I've seen div tags use a clearfix class when it's child divs use the float property. The clearfix class looks like this:

.clearfix:after {
    clear: both;
    content: ".";
    display: block;
    height: 0;
    visibility: hidden;
.clearfix {
    display: inline-block;
.clearfix {
    display: block;

I found that if I don't use clearfix when I use the bottom-border property, the border would show above the child divs. Can someone explain what the clearfix class does? Also, why are there two display properties? That seems very strange to me. I am especially curious about what the content:'.' means.



How floats work

When floating elements exist on the page, non-floating elements wrap around the floating elements, similar to how text goes around a picture in a newspaper. From a document perspective (the original purpose of HTML), this is how floats work.

float vs display:inline

Before the invention of display:inline-block, websites use float to set elements beside each other. float is preferred over display:inline since with the latter, you can't set the element's dimensions (width and height) as well as vertical paddings (top and bottom) - which floated elements can do since they're treated as block elements.

Float problems

The main problem is that we're using float against its intended purpose.

Another is that while float allows side-by-side block-level elements, floats do not impart shape to its container. It's like position:absolute, where the element is "taken out of the layout". For instance, when an empty container contains a floating 100px x 100px <div>, the <div> will not impart 100px in height to the container.

Unlike position:absolute, it affects the content that surrounds it. Content after the floated element will "wrap" around the element. It starts by rendering beside it and then below it, like how newspaper text would flow around an image.

Clearfix to the rescue

What clearfix does is to force content after the floats or the container containing the floats to render below it. There are a lot of versions for clear-fix, but it got its name from the version that's commonly being used - the one that uses the CSS property clear.


Here are several ways to do clearfix , depending on the browser and use case. One only needs to know how to use the clear property in CSS and how floats render in each browser in order to achieve a perfect cross-browser clear-fix.

What you have

Your provided style is a form of clearfix with backwards compatibility. I found an article about this clearfix. It turns out, it's an OLD clearfix - still catering the old browsers. There is a newer, cleaner version of it in the article also. Here's the breakdown:

  • The first clearfix you have appends an invisible pseudo-element, which is styled clear:both, between the target element and the next element. This forces the pseudo-element to render below the target, and the next element below the pseudo-element.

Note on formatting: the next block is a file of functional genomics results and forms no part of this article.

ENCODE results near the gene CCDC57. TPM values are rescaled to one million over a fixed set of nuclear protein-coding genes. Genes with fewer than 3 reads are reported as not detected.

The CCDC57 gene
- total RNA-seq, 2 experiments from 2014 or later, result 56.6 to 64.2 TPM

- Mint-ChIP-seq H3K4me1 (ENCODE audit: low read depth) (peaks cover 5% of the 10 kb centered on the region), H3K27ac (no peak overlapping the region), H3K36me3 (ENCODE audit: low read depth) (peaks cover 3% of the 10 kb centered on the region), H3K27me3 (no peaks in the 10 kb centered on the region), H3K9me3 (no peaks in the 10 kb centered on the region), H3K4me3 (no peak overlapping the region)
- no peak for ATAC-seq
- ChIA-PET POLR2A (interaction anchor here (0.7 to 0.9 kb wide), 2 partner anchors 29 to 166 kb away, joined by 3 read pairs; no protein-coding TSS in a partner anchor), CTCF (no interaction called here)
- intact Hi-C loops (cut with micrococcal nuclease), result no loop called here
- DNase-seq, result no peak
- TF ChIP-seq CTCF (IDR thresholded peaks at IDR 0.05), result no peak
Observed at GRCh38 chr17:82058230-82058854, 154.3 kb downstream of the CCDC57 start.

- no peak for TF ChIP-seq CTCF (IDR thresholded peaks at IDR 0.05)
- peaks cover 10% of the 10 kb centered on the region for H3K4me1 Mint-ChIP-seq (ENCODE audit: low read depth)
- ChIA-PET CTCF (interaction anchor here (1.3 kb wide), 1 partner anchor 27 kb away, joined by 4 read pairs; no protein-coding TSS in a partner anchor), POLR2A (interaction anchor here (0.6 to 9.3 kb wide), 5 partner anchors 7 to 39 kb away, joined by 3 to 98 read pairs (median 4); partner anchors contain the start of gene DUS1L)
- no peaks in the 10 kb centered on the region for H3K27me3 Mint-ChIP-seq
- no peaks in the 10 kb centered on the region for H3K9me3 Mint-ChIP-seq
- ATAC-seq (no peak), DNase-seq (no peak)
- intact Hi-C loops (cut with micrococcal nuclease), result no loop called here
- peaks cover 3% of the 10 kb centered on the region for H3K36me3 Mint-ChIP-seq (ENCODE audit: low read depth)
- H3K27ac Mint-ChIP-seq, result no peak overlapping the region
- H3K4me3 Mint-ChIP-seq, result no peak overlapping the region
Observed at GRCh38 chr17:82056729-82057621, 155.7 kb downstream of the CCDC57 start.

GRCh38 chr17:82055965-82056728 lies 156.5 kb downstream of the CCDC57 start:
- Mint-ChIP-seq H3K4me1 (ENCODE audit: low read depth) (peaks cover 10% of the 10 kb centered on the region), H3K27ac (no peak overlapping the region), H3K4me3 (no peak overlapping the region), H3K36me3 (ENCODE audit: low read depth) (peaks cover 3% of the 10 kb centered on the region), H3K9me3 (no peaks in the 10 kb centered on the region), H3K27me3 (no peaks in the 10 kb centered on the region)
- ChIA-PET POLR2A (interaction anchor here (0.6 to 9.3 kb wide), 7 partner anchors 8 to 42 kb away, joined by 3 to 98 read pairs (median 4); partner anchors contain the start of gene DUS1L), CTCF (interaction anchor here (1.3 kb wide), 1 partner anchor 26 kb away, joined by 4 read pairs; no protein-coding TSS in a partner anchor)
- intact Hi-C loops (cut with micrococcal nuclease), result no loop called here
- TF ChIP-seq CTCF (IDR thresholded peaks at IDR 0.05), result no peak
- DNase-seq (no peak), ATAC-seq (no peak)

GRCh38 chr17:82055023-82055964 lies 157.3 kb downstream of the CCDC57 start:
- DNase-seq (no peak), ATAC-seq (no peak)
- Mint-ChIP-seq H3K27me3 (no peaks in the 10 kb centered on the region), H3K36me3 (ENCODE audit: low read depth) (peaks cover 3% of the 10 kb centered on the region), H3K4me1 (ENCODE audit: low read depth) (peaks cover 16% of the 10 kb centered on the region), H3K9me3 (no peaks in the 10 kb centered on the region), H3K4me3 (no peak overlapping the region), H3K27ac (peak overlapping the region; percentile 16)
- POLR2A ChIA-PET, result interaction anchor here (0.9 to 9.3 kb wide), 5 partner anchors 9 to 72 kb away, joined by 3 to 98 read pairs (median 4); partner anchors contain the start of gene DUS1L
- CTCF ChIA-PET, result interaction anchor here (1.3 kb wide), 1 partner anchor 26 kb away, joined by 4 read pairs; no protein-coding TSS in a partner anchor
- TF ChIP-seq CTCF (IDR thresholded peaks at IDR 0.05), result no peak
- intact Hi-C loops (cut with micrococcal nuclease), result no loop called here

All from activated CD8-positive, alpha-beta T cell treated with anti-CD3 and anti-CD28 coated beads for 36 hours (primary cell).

• The second one appends the style display:inline-block which is not supported by earlier browsers. inline-block is like inline but gives you some properties that block elements, like width, height as well as vertical padding. This was targeted for IE-MAC.

  • This was the reapplication of display:block due to IE-MAC rule above. This rule was "hidden" from IE-MAC.

All in all, these 3 rules keep the .clearfix working cross-browser, with old browsers in mind.

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  • Won't the final display:block override display:inline-block on all browsers, including those that support inline-block? – takteek Mar 3 '12 at 4:55
  • edited my answer. it's not for the last element. it's for an empty element after it. sometimes you see others add <div class="clearfix"></div> after the last floated element to emulate the "blank content" of :after. this is for older browsers. – Joseph Mar 3 '12 at 4:57
  • 1
    Your explanation is well detailed.But why dot means blank? – Gnijuohz Mar 3 '12 at 4:59
  • it's just dummy content, hence "blank". you won't really see it because of height:0 and visibility:hidden. it does not impart anything in the design other than the clearing. – Joseph Mar 3 '12 at 5:00
  • @Joseph i agree with your answer but i am curious to know the structure (HTML) on which above(clearfix) class applied. Can you elaborate so any one who read this question in future can easily understand. Please and thanks in advance. – w3uiguru Mar 3 '12 at 5:41

When an element, such as a div is floated, its parent container no longer considers its height, i.e.

<div id="main">
  <div id="child" style="float:left;height:40px;"> Hi</div>

The parent container will not be be 40 pixels tall by default. This causes a lot of weird little quirks if you're using these containers to structure layout.

So the clearfix class that various frameworks use fixes this problem by making the parent container "acknowledge" the contained elements.

Day to day, I normally just use frameworks such as 960gs, Twitter Bootstrap for laying out and not bothering with the exact mechanics.

Can read more here


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  • Thanks!I use Bootstrap too... – Gnijuohz Mar 3 '12 at 5:15

clearfix is the same as overflow:hidden. Both clear floated children of the parent, but clearfix will not cut off the element which overflow to it's parent. It also works in IE8 & above.

There is no need to define "." in content & .clearfix. Just write like this:

.clr:after {
    clear: both;
    content: "";
    display: block;


<div class="parent clr"></div>

Read these links for more


What methods of ‘clearfix’ can I use?

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